Fall Arts Preview

| 09 Aug 2016 | 02:05


Steal This ArtWhen visiting a museum, there is often a childlike urge to reach out and touch the items on display, but obviously this is suppressed to preserve the works and natural order of museums. However, in this new exhibition from the Jewish Museum, you can do more than touch the artwork — you can actually take it home.

Take Me (I’m Yours), opening on Sept. 16, will feature pieces from over 40 eclectic, global artists that encourage viewer participation. Many of the works presented will be new and site-specific, and will attempt to include the viewer in the ownership of the artwork through alternative modes of interaction, including allowing visitors to take some of the pieces. The experiential exhibit is meant to comment on the art world’s nuances of consumerism, value and hierarchy.

Initially presented in 1995 at the Serpentine Galleries in London, Take Me (I’m Yours) was created by curator Hans Ulrich Obrist and artist Christian Boltanski. It featured the work of a dozen artists and maintained a similar intention to the upcoming New York exhibition, which will be the first to cross to this side of the pond. The current iteration is also the first in a collecting museum, challenging traditional notions of museums by distributing the artwork for free.

It will feature a number of prominent artists, ranging from the world-renowned multimedia artist Yoko Ono to the viral Instagram performance artist Amalia Ulman. The exhibition is curated by Jens Hoffmann and Kelly Taxter of the Jewish Museum in collaboration with Hans Ulrich Obrist, one of the original exhibition’s creators.

Take Me (I’m Yours)

Jewish Museum (1109 5th Avenue)

Sept. 16 through Feb. 5

GoldLink and Friends Take the SummerStageThroughout the summer, the City Parks Foundation has continued their long-running SummerStage series of mostly free concerts throughout New York City. SummerStage is notable for its immense range of artists, spanning all genres, ages, and corners of the globe. On Aug. 28, GoldLink, Brasstracks, and DJ Spicoli will take the Rumsey Playfield stage in Central Park, bringing a gumbo of hip-hop, jazz, electronic dance music, and rhythm and blues.

GoldLink is a Washington, DC rapper whose has dubbed his sound “future bounce,” a unique brand of smooth, up-tempo hip-hop strongly influenced by house music. His stock has steadily risen over the past few years as he has gained millions of listeners on Soundcloud, and he released his most recent album, And After That We Didn’t Talk, in late 2015. He also caught the attention of Def Jam founder Rick Rubin, who he went on to collaborate with.

Brasstracks is a Brooklyn duo featuring a drummer and trumpet player, who create genre-bending brass music that blends jazz, soul, funk and hip-hop. They worked on Chance The Rapper’s hit “No Problems” and have also collaborated with artists including Anderson.Paak and Gallant.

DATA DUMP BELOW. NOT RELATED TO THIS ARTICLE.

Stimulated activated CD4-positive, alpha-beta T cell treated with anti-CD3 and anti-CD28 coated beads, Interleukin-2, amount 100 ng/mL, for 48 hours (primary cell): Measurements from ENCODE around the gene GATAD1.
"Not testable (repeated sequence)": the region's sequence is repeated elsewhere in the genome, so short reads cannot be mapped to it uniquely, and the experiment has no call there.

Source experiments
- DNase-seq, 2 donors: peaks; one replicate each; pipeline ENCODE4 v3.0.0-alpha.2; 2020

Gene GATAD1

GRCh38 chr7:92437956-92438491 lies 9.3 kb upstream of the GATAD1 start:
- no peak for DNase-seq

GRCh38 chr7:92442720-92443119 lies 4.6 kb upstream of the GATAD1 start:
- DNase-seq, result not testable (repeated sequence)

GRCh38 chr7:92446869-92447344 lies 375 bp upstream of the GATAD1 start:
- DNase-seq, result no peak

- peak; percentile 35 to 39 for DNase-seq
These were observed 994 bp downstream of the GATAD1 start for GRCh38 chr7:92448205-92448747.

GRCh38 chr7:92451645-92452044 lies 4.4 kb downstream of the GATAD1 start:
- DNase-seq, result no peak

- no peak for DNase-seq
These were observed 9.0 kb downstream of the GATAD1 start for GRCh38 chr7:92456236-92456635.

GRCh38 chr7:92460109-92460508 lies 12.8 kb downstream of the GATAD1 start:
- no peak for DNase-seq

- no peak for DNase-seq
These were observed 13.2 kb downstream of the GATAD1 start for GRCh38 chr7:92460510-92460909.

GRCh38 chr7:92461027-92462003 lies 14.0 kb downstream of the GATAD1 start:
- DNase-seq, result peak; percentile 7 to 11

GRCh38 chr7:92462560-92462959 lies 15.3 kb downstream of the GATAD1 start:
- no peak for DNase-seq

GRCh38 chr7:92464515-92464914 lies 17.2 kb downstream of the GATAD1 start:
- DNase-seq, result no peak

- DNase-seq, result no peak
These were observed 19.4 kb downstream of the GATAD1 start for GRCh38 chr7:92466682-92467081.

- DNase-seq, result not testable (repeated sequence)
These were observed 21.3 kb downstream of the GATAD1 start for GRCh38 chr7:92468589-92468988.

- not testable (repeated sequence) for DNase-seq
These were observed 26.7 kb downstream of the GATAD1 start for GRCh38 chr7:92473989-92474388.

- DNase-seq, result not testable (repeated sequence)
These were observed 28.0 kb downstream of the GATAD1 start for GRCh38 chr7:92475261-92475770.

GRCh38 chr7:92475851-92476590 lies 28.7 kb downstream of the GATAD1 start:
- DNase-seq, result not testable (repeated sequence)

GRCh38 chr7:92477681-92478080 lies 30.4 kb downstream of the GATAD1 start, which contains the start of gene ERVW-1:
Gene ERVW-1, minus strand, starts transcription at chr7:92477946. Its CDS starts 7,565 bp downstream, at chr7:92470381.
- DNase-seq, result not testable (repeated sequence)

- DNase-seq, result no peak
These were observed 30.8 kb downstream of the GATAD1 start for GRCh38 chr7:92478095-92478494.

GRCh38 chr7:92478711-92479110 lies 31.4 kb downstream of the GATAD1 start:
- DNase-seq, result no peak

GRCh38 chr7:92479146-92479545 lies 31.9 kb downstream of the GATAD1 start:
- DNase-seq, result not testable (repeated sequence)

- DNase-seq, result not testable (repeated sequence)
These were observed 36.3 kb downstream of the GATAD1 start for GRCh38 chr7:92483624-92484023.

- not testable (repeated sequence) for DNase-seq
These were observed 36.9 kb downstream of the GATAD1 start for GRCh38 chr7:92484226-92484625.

DJ Spicola is a Los Angelino by way of Washington, DC, DJ who similarly combines multiple genres. Known for an exhilarating live show, he has performed across the country, including a set at Trillectro Music Festival.

GoldLink / Brasstracks / DJ Spicoli

Central Park – SummerStage (E. 72nd & 5th Ave.)

Aug. 28, Free

renowned Poets and Authors Read their worksAs a part of the 92nd Street Y’s ongoing reading series at the historic Unterberg Poetry Center, a medley of poets and authors will read excerpts from their respective works. Running weekly beginning on Sept. 19, this series will allow audiences the opportunity to listen to illustrious writers live in person.

In the Center’s season opener on Sept. 19, Ian “Ian Macabre” McEwan will read from his new novel “Nutshell,” a story of death and deception. McEwan, who Claire Messud wrote “forces his readers to turn the pages with greater dread and anticipation than does perhaps any other ‘literary’ writer working in English today,” is known for books such as “Atonement,” which was later adapted into an Oscar-nominated film. Signed copies of his yet-to-be released book will also be available.

Another highlight is on Oct. 27, featuring Martha Collins and Tyehimba Jess, two idiosyncratic poets reflecting on issues of race. Martha Collins will be reading from her new anthology, “Admit One: An American Scrapbook.” The books traces the lineage of science-based racism in the United States over the last century, using documentary sources to reinforce her ideas. The Washington Post called it “a strikingly original collection that combines brilliant storytelling and compelling commentary.” Tyehimba Jess will read from “Olio,” his recent book that combines sonnet, song and narrative to explore the experiences of largely unrecorded black performers. Nikki Finney wrote that it is a “21st-century hymnal of black revolutionary poetry, a theatrical melange of miraculous meta-memory. Inventive, prophetic, wondrous, he writes unflinchingly into the historical clefs of blackface, black sound and human sensibility.”

Christopher Lightfoot Walker Reading Series

Unterberg Poetry Center – 92nd Street Y (1395 Lexington Ave.)

Weekly, beginning Sept. 19